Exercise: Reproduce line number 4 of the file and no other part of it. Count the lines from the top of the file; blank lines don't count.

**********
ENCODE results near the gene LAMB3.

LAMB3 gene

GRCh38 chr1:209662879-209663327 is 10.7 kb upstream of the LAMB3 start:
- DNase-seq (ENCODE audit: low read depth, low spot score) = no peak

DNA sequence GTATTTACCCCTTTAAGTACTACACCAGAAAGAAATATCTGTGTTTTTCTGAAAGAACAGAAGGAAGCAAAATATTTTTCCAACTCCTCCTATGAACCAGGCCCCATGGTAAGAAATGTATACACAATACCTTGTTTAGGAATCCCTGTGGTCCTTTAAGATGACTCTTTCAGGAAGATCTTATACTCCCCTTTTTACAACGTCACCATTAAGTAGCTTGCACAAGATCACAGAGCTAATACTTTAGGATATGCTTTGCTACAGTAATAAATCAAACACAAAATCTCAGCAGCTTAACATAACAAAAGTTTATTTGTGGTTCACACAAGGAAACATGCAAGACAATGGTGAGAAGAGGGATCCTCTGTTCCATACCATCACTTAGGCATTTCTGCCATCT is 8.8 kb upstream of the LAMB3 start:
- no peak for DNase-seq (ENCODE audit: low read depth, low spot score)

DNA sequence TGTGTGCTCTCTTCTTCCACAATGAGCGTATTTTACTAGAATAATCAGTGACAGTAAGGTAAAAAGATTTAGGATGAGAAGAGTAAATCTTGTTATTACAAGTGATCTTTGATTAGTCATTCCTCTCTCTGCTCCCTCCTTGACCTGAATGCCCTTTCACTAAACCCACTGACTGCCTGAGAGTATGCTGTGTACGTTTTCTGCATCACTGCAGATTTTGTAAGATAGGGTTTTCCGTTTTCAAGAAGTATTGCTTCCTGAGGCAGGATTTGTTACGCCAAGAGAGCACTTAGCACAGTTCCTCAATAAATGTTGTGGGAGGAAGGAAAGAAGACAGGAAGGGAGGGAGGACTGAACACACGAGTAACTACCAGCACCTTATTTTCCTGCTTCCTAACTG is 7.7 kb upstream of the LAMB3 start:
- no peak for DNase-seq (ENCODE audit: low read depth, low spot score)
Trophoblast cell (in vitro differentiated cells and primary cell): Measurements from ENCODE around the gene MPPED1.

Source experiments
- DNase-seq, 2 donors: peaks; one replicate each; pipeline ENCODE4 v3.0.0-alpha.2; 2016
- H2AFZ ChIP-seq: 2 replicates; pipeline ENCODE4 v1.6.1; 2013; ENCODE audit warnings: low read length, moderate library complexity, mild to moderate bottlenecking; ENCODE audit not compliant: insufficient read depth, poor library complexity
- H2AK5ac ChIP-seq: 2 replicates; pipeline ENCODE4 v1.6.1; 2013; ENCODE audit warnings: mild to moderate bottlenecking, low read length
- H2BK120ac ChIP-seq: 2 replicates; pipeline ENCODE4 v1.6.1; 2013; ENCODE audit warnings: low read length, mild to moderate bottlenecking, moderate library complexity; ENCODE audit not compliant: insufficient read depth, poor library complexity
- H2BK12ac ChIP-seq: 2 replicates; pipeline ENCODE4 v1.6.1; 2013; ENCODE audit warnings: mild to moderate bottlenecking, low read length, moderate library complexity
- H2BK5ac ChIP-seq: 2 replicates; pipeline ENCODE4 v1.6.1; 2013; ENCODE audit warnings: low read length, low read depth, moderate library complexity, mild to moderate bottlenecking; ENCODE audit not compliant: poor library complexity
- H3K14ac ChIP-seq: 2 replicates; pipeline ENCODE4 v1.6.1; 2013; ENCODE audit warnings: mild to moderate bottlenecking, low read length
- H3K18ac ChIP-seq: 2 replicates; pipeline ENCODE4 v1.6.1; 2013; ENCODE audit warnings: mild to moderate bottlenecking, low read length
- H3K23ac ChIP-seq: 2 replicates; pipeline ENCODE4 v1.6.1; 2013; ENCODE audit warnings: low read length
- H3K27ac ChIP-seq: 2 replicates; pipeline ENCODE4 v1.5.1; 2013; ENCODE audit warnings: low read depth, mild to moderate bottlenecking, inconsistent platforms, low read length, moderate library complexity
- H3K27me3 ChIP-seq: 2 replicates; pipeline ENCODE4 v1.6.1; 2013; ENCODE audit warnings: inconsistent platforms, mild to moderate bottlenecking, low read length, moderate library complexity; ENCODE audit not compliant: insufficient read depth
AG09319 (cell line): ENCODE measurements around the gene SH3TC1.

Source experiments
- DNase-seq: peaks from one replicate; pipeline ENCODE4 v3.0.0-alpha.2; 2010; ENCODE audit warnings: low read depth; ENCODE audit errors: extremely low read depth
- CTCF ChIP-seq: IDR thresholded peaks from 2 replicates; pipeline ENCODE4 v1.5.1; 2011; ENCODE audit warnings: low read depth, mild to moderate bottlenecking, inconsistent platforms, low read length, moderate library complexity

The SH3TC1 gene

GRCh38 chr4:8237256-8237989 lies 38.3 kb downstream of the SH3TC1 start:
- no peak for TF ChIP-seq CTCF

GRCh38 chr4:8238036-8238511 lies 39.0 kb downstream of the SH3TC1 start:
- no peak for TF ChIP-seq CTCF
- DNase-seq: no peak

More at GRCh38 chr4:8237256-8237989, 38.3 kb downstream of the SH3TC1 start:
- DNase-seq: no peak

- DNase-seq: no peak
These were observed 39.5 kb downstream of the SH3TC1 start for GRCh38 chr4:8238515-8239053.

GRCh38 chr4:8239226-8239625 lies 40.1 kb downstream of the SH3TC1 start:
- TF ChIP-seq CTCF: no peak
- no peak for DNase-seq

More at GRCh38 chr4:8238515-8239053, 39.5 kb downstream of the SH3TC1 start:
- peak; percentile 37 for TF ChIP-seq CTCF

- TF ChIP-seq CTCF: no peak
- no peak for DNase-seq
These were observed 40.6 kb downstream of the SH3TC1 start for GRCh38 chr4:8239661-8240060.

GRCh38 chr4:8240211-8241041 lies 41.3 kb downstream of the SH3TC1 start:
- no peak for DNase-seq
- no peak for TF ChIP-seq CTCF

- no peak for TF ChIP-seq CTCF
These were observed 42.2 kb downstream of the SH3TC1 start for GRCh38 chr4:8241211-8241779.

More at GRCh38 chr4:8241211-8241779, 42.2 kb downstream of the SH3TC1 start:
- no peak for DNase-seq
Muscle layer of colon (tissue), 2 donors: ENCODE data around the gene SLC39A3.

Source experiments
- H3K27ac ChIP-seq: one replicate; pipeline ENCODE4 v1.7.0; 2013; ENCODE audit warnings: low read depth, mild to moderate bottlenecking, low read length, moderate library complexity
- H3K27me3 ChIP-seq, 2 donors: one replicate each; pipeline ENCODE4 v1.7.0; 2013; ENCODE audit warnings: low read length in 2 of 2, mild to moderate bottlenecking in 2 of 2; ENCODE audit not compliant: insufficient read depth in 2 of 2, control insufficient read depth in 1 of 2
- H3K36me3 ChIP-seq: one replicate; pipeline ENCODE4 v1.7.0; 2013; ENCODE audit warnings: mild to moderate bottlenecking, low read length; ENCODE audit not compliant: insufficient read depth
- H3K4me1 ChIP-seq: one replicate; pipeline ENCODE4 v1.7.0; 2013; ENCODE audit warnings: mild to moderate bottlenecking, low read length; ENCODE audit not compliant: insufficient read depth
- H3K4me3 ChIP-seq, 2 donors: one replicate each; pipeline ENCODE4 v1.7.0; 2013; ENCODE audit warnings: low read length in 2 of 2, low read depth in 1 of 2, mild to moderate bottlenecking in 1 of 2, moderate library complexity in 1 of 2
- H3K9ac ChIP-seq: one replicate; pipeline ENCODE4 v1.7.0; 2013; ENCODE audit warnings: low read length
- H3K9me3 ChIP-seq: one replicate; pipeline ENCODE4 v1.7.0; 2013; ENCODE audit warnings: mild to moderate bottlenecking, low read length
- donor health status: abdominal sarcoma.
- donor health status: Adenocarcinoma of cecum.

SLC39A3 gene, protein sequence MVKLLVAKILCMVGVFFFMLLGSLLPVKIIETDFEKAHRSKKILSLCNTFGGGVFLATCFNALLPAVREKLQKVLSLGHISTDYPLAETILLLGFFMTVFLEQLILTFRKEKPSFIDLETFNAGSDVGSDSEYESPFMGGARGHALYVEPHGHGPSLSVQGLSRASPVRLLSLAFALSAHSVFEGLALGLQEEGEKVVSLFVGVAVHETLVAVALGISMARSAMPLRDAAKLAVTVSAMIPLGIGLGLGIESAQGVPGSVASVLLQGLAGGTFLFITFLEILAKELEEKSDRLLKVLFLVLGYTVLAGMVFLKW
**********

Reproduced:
- DNase-seq (ENCODE audit: low read depth, low spot score) = no peak